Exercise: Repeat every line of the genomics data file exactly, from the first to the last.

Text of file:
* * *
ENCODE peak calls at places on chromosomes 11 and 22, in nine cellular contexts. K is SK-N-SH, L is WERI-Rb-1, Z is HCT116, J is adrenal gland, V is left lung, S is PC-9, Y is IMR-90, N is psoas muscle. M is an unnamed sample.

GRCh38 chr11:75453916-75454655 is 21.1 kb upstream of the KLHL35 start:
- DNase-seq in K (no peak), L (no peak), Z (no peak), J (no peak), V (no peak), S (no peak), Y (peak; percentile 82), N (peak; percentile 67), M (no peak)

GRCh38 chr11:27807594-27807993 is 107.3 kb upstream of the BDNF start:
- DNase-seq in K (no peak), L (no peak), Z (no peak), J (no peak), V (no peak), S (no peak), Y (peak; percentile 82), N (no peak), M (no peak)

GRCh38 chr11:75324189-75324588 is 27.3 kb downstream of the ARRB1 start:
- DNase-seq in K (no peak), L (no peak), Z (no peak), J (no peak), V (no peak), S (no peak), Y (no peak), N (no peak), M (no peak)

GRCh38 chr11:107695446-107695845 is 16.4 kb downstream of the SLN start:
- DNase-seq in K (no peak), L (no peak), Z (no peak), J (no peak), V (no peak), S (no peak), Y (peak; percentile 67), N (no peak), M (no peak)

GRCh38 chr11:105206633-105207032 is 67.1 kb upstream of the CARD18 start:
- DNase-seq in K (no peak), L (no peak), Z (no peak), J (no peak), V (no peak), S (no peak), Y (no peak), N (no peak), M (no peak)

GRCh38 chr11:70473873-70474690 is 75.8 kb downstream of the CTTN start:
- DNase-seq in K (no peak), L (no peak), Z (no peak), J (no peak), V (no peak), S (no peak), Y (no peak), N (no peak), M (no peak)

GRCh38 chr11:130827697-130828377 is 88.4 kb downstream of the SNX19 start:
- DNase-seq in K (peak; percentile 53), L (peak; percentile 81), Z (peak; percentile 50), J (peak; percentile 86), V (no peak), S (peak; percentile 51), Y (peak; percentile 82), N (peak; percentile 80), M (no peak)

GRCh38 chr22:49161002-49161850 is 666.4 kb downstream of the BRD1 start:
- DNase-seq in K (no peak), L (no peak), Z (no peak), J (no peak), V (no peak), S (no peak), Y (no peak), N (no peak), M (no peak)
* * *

ENCODE peak calls at places on chromosomes 11 and 22, in nine cellular contexts. K is SK-N-SH, L is WERI-Rb-1, Z is HCT116, J is adrenal gland, V is left lung, S is PC-9, Y is IMR-90, N is psoas muscle. M is an unnamed sample.

GRCh38 chr11:75453916-75454655 is 21.1 kb upstream of the KLHL35 start:
- DNase-seq in K (no peak), L (no peak), Z (no peak), J (no peak), V (no peak), S (no peak), Y (peak; percentile 82), N (peak; percentile 67), M (no peak)

GRCh38 chr11:27807594-27807993 is 107.3 kb upstream of the BDNF start:
- DNase-seq in K (no peak), L (no peak), Z (no peak), J (no peak), V (no peak), S (no peak), Y (peak; percentile 82), N (no peak), M (no peak)

GRCh38 chr11:75324189-75324588 is 27.3 kb downstream of the ARRB1 start:
- DNase-seq in K (no peak), L (no peak), Z (no peak), J (no peak), V (no peak), S (no peak), Y (no peak), N (no peak), M (no peak)

GRCh38 chr11:107695446-107695845 is 16.4 kb downstream of the SLN start:
- DNase-seq in K (no peak), L (no peak), Z (no peak), J (no peak), V (no peak), S (no peak), Y (peak; percentile 67), N (no peak), M (no peak)

GRCh38 chr11:105206633-105207032 is 67.1 kb upstream of the CARD18 start:
- DNase-seq in K (no peak), L (no peak), Z (no peak), J (no peak), V (no peak), S (no peak), Y (no peak), N (no peak), M (no peak)

GRCh38 chr11:70473873-70474690 is 75.8 kb downstream of the CTTN start:
- DNase-seq in K (no peak), L (no peak), Z (no peak), J (no peak), V (no peak), S (no peak), Y (no peak), N (no peak), M (no peak)

GRCh38 chr11:130827697-130828377 is 88.4 kb downstream of the SNX19 start:
- DNase-seq in K (peak; percentile 53), L (peak; percentile 81), Z (peak; percentile 50), J (peak; percentile 86), V (no peak), S (peak; percentile 51), Y (peak; percentile 82), N (peak; percentile 80), M (no peak)

GRCh38 chr22:49161002-49161850 is 666.4 kb downstream of the BRD1 start:
- DNase-seq in K (no peak), L (no peak), Z (no peak), J (no peak), V (no peak), S (no peak), Y (no peak), N (no peak), M (no peak)